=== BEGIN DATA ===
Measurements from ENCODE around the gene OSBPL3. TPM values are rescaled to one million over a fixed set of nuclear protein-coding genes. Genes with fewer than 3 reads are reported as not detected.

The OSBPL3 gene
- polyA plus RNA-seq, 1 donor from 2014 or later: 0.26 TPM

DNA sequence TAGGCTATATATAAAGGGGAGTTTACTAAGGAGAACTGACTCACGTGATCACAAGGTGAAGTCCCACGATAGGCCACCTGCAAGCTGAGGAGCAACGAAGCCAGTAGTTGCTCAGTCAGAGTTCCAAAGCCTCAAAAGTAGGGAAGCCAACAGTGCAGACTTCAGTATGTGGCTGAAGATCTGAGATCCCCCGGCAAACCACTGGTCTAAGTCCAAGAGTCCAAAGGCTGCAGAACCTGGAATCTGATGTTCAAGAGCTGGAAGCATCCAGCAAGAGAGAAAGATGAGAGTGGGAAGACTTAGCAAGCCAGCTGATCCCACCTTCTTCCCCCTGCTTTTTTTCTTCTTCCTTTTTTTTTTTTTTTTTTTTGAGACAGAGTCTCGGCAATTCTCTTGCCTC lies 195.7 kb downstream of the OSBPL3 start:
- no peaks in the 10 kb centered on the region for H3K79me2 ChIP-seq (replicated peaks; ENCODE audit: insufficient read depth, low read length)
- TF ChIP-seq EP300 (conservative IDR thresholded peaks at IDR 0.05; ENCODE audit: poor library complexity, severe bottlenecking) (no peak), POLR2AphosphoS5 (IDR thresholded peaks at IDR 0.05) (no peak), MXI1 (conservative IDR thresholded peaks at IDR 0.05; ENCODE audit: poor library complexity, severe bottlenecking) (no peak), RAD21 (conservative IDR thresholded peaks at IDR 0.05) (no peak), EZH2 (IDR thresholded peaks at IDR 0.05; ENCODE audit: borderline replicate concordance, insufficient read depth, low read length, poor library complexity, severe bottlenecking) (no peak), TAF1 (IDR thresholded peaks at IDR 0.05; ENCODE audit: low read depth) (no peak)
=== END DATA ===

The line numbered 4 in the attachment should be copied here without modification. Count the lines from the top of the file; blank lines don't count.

DNA sequence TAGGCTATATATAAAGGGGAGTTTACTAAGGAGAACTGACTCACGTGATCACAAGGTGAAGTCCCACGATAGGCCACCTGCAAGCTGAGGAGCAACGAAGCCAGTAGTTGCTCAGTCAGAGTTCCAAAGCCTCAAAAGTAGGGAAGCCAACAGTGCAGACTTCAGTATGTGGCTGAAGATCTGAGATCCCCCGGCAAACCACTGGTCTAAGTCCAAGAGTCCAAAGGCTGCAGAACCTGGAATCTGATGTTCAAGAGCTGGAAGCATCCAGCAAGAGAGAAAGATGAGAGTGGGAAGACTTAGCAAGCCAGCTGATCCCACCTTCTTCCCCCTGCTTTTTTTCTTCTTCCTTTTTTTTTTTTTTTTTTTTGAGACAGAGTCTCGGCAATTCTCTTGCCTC lies 195.7 kb downstream of the OSBPL3 start: